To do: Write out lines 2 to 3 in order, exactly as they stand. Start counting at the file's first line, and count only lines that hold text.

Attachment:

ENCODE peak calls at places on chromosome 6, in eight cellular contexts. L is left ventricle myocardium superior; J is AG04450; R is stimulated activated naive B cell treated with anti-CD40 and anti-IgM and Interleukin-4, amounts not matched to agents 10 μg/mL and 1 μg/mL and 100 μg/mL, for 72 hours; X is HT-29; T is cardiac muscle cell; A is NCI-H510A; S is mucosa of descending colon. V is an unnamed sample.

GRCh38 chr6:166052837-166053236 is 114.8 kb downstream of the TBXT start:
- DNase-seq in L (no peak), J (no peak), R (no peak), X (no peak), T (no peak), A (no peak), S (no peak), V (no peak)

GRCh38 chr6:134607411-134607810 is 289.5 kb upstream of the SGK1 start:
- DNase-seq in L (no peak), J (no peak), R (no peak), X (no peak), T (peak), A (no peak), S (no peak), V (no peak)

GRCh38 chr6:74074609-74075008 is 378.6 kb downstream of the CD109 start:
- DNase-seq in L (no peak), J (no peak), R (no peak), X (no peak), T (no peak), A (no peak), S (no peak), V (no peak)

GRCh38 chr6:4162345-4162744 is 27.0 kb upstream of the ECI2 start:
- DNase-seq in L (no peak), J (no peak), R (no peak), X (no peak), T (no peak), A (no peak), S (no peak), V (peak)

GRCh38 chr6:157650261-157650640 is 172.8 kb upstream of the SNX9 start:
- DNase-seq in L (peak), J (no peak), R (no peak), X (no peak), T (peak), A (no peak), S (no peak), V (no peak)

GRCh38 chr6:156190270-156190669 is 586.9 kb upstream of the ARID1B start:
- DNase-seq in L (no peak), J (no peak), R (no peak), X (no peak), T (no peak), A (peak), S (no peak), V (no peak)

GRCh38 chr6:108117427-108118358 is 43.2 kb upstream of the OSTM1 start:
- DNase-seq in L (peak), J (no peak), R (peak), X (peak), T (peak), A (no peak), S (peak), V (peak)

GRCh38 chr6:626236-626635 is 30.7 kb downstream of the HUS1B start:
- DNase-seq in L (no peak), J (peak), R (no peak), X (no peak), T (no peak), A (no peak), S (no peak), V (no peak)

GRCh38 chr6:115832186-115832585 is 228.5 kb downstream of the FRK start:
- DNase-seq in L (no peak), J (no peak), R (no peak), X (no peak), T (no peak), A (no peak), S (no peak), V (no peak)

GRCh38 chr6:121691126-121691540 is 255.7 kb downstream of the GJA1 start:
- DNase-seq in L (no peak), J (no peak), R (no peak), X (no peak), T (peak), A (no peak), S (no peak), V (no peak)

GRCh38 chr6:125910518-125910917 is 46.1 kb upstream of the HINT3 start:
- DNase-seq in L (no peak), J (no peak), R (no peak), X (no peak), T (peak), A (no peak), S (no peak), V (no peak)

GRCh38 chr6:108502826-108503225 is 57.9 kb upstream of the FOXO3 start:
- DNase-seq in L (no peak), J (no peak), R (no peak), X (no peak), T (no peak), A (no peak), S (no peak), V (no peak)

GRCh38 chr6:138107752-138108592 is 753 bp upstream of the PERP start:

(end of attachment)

GRCh38 chr6:166052837-166053236 is 114.8 kb downstream of the TBXT start:
- DNase-seq in L (no peak), J (no peak), R (no peak), X (no peak), T (no peak), A (no peak), S (no peak), V (no peak)